Thursday, June 7, 2012

How I shop

Since this week is apparently Food Week on this blog, and I want to write about this anyway.

There are three separate "threads" that go into making a grocery list.

1. I look at the ads for the various stores at which I shop. If anything is on sale for a good enough price and we need it, I note it down. (So, chicken on sale for $2.19 a pound would not get noted down because I can routinely get chicken for $1.77 or $1.87 a pound--it goes on sale once or twice a month. Chicken on sale for $1.77 a pound when we already have two packages of chicken in the freezer [i.e. about 6 weeks' worth] wouldn't get noted down either.)

2. I meal plan. I generally cook 3 meaty meals every week and 1 meatless meal every other week, though this varies depending on a lot of factors. Since Scott started work, I've also been planning breakfast and lunch, since we can't just scrounge through the fridge at our leisure.

(Yes, we eat meat with almost every meal. This is why I'll never halve my budget. This and our inordinate love of ice cream.)

Once I meal plan, I make a list of everything we need that we don't have. (Noodles of various types and tomato sauce are two things that I use often but don't keep on hand, just for example. Sometimes I wish I kept them on hand, but they're universally cheap and readily available so it hasn't been a priority.)

3. I make a list of all the staples of which we have run out. This includes stuff like milk, eggs, butter, orange juice, etc. (the kind of things we buy almost every week) but also includes stuff like baking powder or spices. A lot of these things will get caught during the "meal plan" step. I've also experimented with writing them down as they get low, which works when I do it but doesn't work when I forget. (Which I usually do.)

I know of a lot of frugal meal planner types who say "plan meals around the sales," but I tend not to do that. Sometimes we'll run out of, say, pork, at the end of the month, so pork won't be a choice until it comes back on sale in a week. But that's not intentional; my goal is to buy enough pork that we can eat it whenever we feel like until the sale comes back around.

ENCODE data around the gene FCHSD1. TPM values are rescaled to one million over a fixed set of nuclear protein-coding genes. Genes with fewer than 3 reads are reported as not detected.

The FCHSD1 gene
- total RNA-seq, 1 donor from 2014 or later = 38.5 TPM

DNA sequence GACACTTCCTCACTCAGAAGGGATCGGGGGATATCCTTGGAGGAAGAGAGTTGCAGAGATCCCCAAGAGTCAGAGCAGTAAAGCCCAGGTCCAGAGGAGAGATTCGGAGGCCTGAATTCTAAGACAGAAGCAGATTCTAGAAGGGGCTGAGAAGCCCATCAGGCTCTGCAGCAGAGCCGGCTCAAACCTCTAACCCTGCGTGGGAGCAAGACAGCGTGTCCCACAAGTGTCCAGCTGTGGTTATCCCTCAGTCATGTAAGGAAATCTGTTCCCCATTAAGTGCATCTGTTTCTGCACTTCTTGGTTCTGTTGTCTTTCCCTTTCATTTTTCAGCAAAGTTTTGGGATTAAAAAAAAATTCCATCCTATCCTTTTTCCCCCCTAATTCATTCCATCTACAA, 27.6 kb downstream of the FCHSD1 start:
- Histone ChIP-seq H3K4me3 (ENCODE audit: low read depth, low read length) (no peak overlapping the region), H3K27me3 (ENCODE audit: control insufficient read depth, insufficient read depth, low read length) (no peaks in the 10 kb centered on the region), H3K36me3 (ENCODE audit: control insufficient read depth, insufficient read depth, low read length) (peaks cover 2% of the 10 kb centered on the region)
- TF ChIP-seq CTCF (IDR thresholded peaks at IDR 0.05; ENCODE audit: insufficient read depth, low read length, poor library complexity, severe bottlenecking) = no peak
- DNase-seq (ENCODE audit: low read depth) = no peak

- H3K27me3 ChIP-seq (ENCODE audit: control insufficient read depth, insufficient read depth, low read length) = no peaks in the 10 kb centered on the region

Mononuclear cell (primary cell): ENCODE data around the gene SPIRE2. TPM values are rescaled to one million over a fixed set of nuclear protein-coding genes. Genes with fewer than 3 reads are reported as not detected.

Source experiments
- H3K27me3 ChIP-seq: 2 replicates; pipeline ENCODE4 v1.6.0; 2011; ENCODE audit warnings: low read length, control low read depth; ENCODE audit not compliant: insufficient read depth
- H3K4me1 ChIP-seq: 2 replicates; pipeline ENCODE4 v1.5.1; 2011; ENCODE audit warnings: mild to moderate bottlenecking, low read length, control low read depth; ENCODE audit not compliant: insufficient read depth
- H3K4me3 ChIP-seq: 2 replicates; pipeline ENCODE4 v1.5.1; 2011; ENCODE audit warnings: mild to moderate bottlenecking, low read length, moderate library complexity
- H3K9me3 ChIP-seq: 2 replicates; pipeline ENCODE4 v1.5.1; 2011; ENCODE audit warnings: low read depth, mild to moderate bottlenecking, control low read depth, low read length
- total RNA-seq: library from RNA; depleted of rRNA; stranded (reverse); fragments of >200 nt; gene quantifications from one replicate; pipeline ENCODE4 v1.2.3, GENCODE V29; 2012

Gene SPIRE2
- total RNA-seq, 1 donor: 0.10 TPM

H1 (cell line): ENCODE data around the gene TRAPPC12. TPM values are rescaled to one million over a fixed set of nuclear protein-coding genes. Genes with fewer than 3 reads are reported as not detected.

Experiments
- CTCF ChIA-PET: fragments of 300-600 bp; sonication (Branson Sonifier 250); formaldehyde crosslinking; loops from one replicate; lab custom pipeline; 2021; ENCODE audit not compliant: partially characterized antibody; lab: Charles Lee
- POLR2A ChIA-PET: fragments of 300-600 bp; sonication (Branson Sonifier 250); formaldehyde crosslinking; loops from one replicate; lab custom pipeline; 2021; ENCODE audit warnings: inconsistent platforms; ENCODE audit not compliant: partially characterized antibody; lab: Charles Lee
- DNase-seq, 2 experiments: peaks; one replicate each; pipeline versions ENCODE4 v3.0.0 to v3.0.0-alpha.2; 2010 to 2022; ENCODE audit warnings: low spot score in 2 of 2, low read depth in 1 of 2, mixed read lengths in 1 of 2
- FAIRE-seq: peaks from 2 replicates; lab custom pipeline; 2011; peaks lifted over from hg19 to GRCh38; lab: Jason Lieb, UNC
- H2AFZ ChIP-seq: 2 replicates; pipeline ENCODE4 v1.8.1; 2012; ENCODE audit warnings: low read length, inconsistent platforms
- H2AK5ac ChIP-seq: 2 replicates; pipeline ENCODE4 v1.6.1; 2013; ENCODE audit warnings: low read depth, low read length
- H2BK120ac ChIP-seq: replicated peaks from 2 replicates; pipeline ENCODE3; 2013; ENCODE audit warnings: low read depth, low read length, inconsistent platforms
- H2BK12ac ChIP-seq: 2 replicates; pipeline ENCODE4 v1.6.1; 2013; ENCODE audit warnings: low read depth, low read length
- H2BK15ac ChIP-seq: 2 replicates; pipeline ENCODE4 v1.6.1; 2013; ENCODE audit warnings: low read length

Now it occurs to me to wonder. What does "planning meals around sales" mean? I mean, I don't think anybody says "Oh, look, Meijer has Kraft Easy Mac and frozen pizza on sale! I guess we'll eat those this week instead of our usual fare of lean meats and fresh veggies!" (No judgment here if you happen to like Kraft Easy Mac or frozen pizza. Processed cheese products are delicious. I'm just trying to give an example.) I have a teeny-weeny apartment and I can still stock up on sale items (though I can't go crazy with it), so I don't think it's a storage issue. Maybe carless people do this because they can't carry a lot of food?

I'm much more likely to plan meals around what I already have. Example: I buy spaghetti in two-pound boxes. Last week Scott and I had spaghetti and meatballs. This week we had chicken carbonara, which used up the rest of the box of spaghetti. (This might actually be why I never succeed in building a noodle stockpile...)

Even better example: We had stroganoff twice this month because it uses half a tub of sour cream and it's the only thing we make that contains sour cream. Dry spaghetti noodles will keep indefinitely, but half of an opened tub of sour cream won't. So we have stroganoff twice in one month and not at all the next month instead of once per month.